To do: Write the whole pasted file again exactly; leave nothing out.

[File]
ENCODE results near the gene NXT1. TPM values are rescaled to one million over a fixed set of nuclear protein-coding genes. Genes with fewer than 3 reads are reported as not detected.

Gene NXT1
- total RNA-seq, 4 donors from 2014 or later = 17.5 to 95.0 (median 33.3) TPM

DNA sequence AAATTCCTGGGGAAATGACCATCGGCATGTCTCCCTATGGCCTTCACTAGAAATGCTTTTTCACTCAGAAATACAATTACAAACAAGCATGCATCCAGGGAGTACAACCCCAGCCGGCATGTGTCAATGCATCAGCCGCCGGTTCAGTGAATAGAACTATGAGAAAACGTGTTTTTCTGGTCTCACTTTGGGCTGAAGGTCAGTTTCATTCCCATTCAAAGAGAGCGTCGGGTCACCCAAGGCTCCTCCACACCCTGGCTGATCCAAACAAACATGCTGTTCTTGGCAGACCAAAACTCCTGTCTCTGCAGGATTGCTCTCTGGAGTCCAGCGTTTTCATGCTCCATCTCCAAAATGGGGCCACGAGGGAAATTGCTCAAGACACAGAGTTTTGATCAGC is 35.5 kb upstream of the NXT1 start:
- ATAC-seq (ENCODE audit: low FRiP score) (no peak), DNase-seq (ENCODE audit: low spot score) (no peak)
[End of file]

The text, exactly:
ENCODE results near the gene NXT1. TPM values are rescaled to one million over a fixed set of nuclear protein-coding genes. Genes with fewer than 3 reads are reported as not detected.

Gene NXT1
- total RNA-seq, 4 donors from 2014 or later = 17.5 to 95.0 (median 33.3) TPM

DNA sequence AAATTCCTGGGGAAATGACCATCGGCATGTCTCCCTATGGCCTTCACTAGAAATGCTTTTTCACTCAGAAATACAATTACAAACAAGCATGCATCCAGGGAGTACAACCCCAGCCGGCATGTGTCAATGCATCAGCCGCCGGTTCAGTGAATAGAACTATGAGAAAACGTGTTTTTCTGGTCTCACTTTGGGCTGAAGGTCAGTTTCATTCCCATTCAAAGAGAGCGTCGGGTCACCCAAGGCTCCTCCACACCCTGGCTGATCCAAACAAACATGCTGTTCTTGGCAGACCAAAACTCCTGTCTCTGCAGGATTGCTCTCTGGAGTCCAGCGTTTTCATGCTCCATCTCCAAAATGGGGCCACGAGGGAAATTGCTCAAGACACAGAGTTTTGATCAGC is 35.5 kb upstream of the NXT1 start:
- ATAC-seq (ENCODE audit: low FRiP score) (no peak), DNase-seq (ENCODE audit: low spot score) (no peak)